I travel for my work.  A lot typically, and in fact I have since I was little.  I have flown the world many times over.  I put thousands of miles on my truck each year and spend more days in the field and on shoots than I like to admit.

I have been bitten, stung and swarmed.  I have been chased and charged.  I have had more than one close encounter and I know it was not my last.  

I have been burnt and frozen.  I have had heat stroke and concussions.  I have had my hands smashed and my eyes blackened.  I have worked in some of the worlds most extremes from 115 degrees down to -30.  

I have suffered from anxiety and depression over my work.  I have lost sleep over bad reviews and developed thick skin from rejection.  I have been rejected, a lot.  

I have lost more gear than I choose to share, broken even more and flat out destroyed somewhere in-between.  I have cameras at the bottom of the ocean and images lost in deserts and forests.  My earliest memory of a camera is actually breaking one . . . I was 10.  

But more importantly, I have 25 years perfecting the process.  I know where to go.  I also know not only where to wait but also when to wait, and when to move on.  I know what to capture, and how to do it.  I know what gear it takes, I know how much of it it takes and I know how to use it.  Not only that, I know how to take care of it.  I know how to travel with this gear, how to get it through airports, security checkpoints and customs. I know how to travel with 35 extra pounds of stuff, and what its like to have 3 changes of clothes for a 14 day shoot because the gear is more important.  

I plan each shoot rigorously.  From gear to location to time in the field, it is all broken down piece by piece.  And then when it is all over, It is analyzed to find inefficiencies and areas to improve upon.

I am willing to wait while others play, taking it as a passing hobby.  I have laid motionless on for so long my body doesn't function property upon standing.  I have had a hard time seeing straight after shoots and I have had to hold my nerve on more than one occasion.  I have a hard time sleeping while in the field, as each image and missed shot dances in my head.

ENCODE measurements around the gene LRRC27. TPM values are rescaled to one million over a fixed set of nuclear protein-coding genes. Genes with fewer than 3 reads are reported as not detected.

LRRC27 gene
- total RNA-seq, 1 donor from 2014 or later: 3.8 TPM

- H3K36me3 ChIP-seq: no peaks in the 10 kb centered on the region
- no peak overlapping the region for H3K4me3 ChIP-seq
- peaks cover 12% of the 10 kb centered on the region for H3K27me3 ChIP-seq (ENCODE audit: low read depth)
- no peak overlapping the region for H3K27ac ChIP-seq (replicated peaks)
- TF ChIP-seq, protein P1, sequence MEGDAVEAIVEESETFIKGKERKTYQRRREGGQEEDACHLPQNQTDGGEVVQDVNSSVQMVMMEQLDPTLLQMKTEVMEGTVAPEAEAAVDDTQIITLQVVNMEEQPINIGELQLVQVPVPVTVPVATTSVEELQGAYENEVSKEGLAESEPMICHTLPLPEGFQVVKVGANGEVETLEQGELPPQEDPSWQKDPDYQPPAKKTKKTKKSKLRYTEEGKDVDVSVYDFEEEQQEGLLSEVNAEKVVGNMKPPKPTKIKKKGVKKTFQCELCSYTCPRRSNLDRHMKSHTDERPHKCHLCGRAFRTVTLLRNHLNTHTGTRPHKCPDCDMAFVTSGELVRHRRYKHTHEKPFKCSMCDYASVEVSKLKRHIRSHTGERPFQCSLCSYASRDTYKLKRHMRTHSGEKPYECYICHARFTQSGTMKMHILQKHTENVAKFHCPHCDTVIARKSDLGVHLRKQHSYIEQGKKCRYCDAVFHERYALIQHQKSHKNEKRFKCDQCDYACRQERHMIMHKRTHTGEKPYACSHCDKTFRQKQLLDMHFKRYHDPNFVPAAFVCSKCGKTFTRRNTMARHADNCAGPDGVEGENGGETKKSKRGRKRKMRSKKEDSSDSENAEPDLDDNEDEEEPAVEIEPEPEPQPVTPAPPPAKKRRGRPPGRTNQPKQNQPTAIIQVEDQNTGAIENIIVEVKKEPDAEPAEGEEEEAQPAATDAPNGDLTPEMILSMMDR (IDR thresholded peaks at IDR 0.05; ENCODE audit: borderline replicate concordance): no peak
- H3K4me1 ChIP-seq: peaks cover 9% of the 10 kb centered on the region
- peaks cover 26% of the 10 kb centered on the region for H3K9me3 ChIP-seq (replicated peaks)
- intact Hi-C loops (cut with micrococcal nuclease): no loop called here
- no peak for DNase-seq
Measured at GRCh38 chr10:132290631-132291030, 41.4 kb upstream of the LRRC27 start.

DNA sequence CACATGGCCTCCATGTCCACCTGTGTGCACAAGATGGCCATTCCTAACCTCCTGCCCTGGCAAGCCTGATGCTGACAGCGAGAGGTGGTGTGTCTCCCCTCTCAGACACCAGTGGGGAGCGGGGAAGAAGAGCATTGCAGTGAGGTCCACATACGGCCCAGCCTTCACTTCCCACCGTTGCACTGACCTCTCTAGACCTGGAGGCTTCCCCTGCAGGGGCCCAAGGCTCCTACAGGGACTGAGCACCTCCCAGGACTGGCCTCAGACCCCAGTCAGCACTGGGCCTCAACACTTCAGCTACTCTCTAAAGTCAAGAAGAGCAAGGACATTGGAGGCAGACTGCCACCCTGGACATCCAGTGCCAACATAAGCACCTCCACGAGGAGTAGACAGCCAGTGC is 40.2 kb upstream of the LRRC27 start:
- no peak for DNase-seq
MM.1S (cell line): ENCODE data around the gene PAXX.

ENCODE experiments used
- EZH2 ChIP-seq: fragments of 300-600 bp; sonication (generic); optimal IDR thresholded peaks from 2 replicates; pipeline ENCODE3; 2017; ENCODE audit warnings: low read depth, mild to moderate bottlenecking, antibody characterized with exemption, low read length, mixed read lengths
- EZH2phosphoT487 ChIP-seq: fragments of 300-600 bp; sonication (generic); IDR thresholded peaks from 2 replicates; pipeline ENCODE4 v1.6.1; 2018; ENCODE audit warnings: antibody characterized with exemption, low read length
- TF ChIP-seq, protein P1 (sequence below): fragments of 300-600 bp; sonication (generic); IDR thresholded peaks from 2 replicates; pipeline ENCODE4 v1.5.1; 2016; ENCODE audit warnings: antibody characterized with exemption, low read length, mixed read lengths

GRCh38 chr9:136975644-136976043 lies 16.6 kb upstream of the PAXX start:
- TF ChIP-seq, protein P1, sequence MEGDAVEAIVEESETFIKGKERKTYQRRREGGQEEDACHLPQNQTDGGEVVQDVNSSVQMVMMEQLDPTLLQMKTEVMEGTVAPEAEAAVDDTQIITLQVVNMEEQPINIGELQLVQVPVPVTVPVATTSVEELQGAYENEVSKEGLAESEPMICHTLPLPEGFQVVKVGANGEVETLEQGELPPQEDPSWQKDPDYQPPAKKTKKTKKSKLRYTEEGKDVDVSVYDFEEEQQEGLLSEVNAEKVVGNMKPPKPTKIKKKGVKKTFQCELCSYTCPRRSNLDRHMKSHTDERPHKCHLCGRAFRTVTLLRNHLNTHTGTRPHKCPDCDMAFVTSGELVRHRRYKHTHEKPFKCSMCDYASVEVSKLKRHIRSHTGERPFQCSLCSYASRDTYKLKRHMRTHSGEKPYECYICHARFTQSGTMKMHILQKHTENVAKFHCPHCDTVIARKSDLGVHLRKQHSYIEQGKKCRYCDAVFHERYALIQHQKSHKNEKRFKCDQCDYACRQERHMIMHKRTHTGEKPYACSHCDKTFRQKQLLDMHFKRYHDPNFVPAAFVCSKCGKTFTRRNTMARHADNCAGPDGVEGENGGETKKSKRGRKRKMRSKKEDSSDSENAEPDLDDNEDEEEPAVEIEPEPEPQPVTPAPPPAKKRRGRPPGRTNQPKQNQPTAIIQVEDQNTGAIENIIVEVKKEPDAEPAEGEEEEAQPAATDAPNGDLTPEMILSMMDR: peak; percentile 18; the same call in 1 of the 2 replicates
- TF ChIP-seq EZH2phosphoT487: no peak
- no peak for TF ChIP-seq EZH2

I love my images.  I stress over them and I care for them.  I nit pick over details most would't care about.  I may pour over thousands to find one.  I may try 30 different edits before moving onto the final stage, and they are likely only changes I would notice.  If someone is going to hang a photo in their home, or use it for a magazine, I want it to be of the highest quality, not something that was quickly thrown together in order to push it out the door.  

So you see, these things people want for free, they cost me something.  The cost me a piece of myself.  

People treat photography like it is a simple thing that can be easily shared and passed along.  Something they could do if they spent a few minutes practicing.  You want to use my work, great . . . lets chat about a price.  You want to hang a photo on your wall . . . please, let chat.  You want to commission me for a project, lets talk.  But if you expect I will do it at cost, or worse yet, for free . . . go do it yourself.   And when you get back lets chat about how free that really was.

If you put a little thought into it, I promise you your work isn't free either . . . so stop treating it like it is.